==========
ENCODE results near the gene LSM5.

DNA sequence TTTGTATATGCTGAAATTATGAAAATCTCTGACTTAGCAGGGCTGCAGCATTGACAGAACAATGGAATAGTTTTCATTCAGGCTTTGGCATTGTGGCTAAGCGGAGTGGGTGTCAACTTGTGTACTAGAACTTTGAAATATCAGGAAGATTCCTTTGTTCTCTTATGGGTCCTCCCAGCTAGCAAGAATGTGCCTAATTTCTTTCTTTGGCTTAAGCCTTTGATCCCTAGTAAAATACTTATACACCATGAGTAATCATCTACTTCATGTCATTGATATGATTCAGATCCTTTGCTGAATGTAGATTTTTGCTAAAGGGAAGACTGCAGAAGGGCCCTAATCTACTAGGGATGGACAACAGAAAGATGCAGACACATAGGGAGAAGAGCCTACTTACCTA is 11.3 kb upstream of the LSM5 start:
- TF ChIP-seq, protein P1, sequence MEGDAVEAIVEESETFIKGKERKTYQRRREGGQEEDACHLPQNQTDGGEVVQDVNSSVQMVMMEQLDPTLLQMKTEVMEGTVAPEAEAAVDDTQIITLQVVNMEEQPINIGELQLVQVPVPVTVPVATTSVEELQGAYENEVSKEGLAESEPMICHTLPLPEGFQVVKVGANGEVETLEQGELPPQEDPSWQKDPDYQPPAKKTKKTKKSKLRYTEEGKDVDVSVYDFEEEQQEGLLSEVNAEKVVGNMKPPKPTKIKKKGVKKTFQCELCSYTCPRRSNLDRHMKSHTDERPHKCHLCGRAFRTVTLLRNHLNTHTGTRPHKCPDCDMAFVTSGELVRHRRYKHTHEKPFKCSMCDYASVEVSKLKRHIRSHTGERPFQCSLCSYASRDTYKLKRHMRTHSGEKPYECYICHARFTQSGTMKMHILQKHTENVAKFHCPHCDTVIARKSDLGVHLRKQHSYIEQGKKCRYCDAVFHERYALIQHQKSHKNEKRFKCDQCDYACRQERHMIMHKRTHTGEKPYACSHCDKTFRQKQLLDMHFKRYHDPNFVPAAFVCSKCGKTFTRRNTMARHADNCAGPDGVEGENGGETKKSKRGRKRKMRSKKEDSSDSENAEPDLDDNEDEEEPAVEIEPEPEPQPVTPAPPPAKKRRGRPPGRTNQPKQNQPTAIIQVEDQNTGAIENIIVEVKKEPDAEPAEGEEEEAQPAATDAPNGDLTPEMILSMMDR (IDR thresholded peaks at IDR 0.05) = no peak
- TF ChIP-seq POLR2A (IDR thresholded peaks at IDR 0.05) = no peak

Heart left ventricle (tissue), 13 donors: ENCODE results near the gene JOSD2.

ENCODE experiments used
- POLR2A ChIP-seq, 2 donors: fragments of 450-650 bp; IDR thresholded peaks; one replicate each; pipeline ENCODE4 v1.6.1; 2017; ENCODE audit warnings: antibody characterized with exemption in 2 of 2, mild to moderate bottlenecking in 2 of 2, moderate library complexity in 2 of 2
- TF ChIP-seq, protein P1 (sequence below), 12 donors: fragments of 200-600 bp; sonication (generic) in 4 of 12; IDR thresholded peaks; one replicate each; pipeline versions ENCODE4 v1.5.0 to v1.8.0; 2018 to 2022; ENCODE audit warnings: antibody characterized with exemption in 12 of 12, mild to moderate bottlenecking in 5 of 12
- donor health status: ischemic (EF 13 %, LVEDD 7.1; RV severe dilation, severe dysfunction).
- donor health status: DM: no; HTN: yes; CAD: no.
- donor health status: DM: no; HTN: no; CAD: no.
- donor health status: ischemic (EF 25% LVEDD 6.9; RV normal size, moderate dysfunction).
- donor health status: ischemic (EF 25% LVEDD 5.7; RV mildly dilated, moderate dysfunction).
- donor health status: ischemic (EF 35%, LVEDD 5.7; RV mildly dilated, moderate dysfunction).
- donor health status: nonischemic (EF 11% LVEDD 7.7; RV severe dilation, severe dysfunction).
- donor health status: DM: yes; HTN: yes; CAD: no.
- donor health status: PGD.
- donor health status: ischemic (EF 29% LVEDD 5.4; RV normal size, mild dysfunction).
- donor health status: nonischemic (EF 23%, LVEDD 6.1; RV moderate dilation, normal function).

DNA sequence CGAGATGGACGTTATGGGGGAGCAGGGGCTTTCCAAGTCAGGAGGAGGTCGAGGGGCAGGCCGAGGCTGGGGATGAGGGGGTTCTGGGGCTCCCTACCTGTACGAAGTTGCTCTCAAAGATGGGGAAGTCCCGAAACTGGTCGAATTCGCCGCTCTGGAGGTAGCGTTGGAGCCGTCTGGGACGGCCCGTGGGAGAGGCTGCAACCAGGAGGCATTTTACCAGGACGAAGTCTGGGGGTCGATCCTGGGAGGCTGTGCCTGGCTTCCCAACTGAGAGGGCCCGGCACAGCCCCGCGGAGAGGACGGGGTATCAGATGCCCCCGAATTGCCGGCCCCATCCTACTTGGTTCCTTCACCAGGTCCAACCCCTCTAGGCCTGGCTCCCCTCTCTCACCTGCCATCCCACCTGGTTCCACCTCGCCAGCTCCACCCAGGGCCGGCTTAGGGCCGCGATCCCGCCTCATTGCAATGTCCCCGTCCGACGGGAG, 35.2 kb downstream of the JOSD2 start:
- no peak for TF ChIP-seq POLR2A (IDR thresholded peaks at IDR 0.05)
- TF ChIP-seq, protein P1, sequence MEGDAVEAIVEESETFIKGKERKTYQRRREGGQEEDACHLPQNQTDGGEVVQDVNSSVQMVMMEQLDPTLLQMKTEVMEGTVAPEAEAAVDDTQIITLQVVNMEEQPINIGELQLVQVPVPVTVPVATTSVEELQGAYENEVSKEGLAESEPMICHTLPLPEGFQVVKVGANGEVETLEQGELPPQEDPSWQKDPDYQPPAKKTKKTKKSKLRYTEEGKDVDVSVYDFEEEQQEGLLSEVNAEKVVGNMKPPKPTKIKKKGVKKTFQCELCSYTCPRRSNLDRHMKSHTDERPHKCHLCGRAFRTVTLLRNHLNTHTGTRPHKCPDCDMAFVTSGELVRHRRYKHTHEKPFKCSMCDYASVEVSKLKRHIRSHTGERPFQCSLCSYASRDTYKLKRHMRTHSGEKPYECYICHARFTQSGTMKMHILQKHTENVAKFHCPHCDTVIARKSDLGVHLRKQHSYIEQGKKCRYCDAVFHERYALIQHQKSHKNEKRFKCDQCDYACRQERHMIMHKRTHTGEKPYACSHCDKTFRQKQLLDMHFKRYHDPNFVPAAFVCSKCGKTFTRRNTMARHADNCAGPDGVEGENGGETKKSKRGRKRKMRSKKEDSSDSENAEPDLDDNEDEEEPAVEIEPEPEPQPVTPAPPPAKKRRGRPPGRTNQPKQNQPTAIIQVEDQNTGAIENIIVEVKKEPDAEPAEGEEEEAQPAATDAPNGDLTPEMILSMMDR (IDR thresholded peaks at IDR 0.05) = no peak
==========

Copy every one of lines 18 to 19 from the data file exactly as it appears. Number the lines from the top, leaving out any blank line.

- donor health status: ischemic (EF 29% LVEDD 5.4; RV normal size, mild dysfunction).
- donor health status: nonischemic (EF 23%, LVEDD 6.1; RV moderate dilation, normal function).